It you are arrested for Driving Under the Influence (DUI) in Illinois, the police, upon having reason to believe you are under the influence of alcohol or other drugs, or have any amount of a prohibited substance in your blood, breath or urine, are authorized to ask to you submit to chemical testing to detect the presence of such substances. In the case of alcohol, such tests can be used to ascertain your blood alcohol level (BAL). 625 ILCS 5/11-501.1
The choice of tests is within the discretion of the officer; the accused’s request to provide a type of test different from that which the officer has demanded is deemed a refusal. People v. Kaegebein, 137 Ill. App. 3d 837, 92 Ill. Dec. 656, 485 N.E.2d 467 (2 Dist. 1985) The use of urine tests is normally confined to situations in which the officer believes the accused has drugs in his system, as urine tests do not provide an accurate BAL reading.
Breath tests are, unless the suspect is injured and taken to the hospital, normally used to determine the BAL. If the defendant is taken to the hospital and a physician draws blood for the purpose of medical treatment (“medical draw”) the results are admissible in the DUI prosecution. On the other hand, for the purpose of imposing a statutory summary suspension (“SSS”), the defendant is given the right to refuse.
Chemical tests (blood, breath or urine) that are admissible in the DUI prosecution must be administered under specific procedures, by certified machines and operators. In contrast, for SSS purposes, the officer is authorized to request a portable breath test (“PBT”). The results of such a test, or the refusal, are not admissible in the DUI prosecution. 625 ILCS 5/11-501.5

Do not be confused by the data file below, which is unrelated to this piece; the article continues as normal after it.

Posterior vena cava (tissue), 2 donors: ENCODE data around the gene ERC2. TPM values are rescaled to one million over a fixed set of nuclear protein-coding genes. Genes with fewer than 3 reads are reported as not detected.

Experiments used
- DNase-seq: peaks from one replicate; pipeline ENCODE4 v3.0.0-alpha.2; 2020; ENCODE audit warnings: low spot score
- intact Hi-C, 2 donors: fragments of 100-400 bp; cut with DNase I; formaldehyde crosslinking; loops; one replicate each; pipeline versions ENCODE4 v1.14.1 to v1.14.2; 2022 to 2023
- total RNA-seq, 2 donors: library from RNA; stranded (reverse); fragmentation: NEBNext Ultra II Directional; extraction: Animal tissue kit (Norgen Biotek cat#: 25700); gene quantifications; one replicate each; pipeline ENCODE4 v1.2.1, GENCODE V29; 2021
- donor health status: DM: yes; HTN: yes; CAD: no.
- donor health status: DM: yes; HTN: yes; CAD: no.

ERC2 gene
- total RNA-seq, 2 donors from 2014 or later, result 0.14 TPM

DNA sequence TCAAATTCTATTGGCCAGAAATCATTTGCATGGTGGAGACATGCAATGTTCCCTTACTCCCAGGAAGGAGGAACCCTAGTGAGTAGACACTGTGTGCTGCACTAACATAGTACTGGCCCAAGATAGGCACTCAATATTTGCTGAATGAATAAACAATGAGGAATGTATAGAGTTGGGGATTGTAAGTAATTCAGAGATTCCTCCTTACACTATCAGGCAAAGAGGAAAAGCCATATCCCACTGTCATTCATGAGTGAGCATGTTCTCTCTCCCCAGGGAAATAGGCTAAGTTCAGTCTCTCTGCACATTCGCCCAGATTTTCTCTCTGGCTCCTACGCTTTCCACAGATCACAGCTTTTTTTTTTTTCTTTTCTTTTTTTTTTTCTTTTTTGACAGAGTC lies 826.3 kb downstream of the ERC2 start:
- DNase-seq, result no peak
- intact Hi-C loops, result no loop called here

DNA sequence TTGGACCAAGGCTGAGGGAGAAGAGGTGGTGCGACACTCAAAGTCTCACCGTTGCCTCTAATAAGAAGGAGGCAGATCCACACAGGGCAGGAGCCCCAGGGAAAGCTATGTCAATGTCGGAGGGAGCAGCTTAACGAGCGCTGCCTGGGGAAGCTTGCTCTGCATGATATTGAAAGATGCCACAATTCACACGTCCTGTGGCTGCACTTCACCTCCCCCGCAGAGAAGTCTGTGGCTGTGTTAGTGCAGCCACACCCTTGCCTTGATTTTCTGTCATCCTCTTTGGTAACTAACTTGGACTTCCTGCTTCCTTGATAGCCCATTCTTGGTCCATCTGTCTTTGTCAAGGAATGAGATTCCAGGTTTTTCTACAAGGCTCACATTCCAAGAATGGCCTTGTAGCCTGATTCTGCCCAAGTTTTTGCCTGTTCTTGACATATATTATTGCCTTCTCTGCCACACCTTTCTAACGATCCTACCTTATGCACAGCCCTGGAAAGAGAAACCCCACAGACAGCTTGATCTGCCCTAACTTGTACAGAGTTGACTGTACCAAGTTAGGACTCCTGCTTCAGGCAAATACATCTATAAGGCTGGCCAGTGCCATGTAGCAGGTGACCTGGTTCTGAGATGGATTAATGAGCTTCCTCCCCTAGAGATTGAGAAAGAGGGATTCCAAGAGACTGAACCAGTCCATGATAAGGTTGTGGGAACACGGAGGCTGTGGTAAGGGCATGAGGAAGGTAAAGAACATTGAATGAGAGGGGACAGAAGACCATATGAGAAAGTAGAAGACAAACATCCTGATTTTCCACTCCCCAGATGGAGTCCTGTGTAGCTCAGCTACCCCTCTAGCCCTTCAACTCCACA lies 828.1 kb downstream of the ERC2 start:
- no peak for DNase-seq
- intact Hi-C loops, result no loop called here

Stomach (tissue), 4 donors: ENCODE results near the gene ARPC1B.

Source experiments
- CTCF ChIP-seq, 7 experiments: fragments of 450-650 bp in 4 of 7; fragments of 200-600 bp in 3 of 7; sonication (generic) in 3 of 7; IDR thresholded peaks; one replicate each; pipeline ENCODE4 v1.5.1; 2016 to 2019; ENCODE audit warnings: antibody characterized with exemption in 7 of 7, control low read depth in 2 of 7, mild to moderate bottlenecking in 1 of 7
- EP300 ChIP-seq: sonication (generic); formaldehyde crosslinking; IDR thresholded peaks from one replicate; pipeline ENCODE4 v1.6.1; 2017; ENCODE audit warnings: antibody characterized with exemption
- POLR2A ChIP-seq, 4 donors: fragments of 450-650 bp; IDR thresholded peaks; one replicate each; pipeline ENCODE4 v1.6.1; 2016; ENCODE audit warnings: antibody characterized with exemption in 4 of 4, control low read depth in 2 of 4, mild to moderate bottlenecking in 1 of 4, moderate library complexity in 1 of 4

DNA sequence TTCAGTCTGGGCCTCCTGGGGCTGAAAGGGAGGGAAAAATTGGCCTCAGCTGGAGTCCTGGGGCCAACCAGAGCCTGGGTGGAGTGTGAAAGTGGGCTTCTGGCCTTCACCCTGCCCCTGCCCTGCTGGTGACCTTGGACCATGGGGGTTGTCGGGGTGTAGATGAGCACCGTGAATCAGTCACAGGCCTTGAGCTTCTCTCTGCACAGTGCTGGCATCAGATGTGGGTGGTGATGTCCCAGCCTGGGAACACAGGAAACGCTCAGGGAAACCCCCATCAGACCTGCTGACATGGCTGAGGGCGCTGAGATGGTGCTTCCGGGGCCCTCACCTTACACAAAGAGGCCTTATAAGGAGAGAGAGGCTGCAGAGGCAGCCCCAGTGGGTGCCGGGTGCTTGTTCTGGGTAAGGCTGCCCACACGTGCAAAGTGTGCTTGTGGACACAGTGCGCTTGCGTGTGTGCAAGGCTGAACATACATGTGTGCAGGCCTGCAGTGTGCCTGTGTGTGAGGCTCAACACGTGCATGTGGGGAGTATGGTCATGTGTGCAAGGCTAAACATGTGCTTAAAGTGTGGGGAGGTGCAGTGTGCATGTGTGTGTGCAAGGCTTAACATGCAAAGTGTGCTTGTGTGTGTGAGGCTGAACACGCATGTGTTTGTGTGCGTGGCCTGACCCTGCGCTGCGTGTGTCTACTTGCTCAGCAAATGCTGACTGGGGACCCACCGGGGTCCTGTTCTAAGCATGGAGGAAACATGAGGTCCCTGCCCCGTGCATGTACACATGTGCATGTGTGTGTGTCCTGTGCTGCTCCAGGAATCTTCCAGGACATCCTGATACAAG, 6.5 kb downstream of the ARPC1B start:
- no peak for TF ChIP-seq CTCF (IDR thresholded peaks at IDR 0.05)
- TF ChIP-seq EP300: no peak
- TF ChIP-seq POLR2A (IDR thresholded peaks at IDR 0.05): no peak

Every DUI lawyer hears the question, if the opportunity ever presents itself, should I take the test? A “first offender” is someone who has not, in the previous five years, been convicted of, received court supervision for, or incurred a statutory summary suspension arising from, a DUI (unless at the time of the prior offense the offender submitted to chemical testing and was found not guilty of the DUI).
A first offender who submits to testing is suspended for 6 months; after 30 days, that person is eligible for an Monitoring Device Driving Permit (MDDP). A first offender who refuses testing is suspended for 12 months and is eligible for an MDDP after 30 days.
The absence of a breath test makes a DUI prosecution for problematic and also removes the opportunity for the state to charge the defendant under the per se statute (which provides that even without evidence of impairment, it is per se illegal to drive with a BAL of .08 or greater). 625 ILCS 5/11-501(a)(1) From a cost-benefit basis, a refusal is generally the preferred option unless the driver is positive of passing and is confident of the accuracy of the testing instrument.
A non first offender faces a much more difficult decision. Taking the test will result in a 1 year SSS; refusing will cause a 3 year SSS. In neither case is the driving eligible to apply for any type of driving relief, not an MDDP and not an RDP obtained through a Secretary of State hearing. The worse of all worlds is when a non first offender refuses the test and is still convicted of DUI. That person will be without driving relief for 3 years. After those 3 years, the revoked driving must have a Secretary of State hearing.